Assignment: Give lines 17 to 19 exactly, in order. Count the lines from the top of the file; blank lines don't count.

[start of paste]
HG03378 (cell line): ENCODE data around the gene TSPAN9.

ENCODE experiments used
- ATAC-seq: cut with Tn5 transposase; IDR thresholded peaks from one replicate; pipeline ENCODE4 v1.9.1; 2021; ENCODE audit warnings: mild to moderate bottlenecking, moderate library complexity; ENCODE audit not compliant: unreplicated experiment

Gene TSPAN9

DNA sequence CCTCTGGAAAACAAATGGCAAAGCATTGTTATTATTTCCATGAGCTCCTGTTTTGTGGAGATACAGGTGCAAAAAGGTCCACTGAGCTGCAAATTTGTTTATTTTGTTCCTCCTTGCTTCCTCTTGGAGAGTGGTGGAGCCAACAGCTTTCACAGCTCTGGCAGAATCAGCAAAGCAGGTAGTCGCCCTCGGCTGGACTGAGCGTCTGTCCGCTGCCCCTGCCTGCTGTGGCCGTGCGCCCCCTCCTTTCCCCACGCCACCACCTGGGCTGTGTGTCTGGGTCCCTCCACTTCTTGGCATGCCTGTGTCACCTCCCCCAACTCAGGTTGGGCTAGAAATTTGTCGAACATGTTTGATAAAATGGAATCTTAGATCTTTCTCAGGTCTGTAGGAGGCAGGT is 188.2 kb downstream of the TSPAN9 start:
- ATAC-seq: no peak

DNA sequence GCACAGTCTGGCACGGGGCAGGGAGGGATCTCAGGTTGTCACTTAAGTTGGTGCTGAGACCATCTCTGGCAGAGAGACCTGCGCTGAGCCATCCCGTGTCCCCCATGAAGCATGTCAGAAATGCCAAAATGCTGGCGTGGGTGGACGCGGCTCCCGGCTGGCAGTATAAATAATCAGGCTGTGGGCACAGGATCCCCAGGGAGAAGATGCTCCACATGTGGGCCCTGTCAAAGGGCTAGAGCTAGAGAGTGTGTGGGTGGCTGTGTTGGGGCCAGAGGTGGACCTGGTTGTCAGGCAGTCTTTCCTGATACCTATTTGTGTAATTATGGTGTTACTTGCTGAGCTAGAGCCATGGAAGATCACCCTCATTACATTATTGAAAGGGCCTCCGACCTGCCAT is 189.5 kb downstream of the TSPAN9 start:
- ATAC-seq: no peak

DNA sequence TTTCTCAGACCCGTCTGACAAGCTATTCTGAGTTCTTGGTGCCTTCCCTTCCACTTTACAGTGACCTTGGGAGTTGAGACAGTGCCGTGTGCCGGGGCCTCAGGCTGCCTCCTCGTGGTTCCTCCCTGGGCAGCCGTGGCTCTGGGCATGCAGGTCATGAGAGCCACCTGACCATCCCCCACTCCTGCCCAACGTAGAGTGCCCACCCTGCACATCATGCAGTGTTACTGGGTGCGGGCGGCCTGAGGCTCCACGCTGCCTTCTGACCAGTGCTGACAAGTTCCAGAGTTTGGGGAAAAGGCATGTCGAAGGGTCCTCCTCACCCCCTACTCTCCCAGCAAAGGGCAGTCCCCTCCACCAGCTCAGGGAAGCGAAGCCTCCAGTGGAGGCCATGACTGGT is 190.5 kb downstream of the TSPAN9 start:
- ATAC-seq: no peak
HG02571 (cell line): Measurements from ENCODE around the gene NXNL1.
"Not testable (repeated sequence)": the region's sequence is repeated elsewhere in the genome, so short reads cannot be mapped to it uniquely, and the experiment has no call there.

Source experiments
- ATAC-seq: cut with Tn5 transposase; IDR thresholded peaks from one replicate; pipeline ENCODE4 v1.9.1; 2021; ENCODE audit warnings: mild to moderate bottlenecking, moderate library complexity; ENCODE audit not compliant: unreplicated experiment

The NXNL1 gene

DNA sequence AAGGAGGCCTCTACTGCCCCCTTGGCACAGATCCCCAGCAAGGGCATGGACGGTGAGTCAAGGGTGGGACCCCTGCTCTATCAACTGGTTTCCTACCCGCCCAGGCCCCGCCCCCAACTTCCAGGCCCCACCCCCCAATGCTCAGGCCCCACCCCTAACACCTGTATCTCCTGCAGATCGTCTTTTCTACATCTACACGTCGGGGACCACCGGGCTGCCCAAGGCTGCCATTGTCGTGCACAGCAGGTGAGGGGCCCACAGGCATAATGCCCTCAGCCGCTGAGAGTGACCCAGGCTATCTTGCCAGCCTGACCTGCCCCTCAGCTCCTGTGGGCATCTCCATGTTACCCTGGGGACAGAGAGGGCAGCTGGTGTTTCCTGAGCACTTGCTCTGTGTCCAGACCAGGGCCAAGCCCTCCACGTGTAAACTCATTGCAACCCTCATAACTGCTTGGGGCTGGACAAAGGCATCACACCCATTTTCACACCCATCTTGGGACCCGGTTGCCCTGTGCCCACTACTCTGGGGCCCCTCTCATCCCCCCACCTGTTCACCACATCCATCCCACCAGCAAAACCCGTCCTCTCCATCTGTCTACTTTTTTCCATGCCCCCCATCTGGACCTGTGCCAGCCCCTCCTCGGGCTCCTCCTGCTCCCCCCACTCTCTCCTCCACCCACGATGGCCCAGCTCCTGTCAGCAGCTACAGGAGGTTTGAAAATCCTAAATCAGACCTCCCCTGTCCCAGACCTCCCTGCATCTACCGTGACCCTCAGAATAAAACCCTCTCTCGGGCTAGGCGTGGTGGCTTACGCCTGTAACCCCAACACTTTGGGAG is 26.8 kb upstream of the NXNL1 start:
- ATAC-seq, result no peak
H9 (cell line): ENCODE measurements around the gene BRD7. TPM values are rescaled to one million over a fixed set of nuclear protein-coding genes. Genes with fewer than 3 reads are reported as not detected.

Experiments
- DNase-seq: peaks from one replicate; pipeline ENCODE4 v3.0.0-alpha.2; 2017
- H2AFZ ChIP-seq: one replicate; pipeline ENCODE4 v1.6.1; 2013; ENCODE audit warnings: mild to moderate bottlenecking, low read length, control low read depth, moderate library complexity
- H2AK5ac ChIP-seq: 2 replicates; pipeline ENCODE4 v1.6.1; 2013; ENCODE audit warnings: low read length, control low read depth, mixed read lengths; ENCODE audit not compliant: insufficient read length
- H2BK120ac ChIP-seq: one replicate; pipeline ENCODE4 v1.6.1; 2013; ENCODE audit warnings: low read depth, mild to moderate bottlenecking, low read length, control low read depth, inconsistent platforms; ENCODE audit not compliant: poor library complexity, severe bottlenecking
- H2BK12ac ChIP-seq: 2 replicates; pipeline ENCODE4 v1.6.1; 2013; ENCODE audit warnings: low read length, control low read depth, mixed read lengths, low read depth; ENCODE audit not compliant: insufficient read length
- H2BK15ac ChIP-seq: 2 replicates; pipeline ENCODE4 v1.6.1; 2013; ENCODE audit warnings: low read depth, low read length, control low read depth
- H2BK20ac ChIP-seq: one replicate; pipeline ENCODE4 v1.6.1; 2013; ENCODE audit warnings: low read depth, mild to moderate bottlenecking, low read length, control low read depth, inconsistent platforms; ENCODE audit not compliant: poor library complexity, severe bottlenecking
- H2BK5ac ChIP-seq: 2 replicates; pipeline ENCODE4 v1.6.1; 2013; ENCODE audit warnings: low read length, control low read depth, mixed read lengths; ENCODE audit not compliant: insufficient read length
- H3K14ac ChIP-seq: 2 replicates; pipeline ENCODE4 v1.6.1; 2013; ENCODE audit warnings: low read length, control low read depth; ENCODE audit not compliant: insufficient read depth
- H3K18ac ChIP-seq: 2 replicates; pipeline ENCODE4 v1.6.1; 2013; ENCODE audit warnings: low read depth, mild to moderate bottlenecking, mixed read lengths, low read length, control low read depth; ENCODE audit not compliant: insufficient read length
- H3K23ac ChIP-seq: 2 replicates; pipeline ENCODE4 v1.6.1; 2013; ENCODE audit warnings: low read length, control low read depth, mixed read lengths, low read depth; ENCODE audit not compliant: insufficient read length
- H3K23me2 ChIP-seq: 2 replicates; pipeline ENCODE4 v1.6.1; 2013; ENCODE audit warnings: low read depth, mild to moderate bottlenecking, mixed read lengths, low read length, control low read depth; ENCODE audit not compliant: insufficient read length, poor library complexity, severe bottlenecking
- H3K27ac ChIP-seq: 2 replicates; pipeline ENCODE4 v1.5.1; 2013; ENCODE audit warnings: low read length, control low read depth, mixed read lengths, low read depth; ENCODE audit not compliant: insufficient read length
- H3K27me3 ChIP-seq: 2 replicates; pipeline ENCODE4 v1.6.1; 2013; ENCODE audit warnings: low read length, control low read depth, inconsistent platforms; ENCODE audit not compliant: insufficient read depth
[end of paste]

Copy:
- ATAC-seq, result no peak
H9 (cell line): ENCODE measurements around the gene BRD7. TPM values are rescaled to one million over a fixed set of nuclear protein-coding genes. Genes with fewer than 3 reads are reported as not detected.

Experiments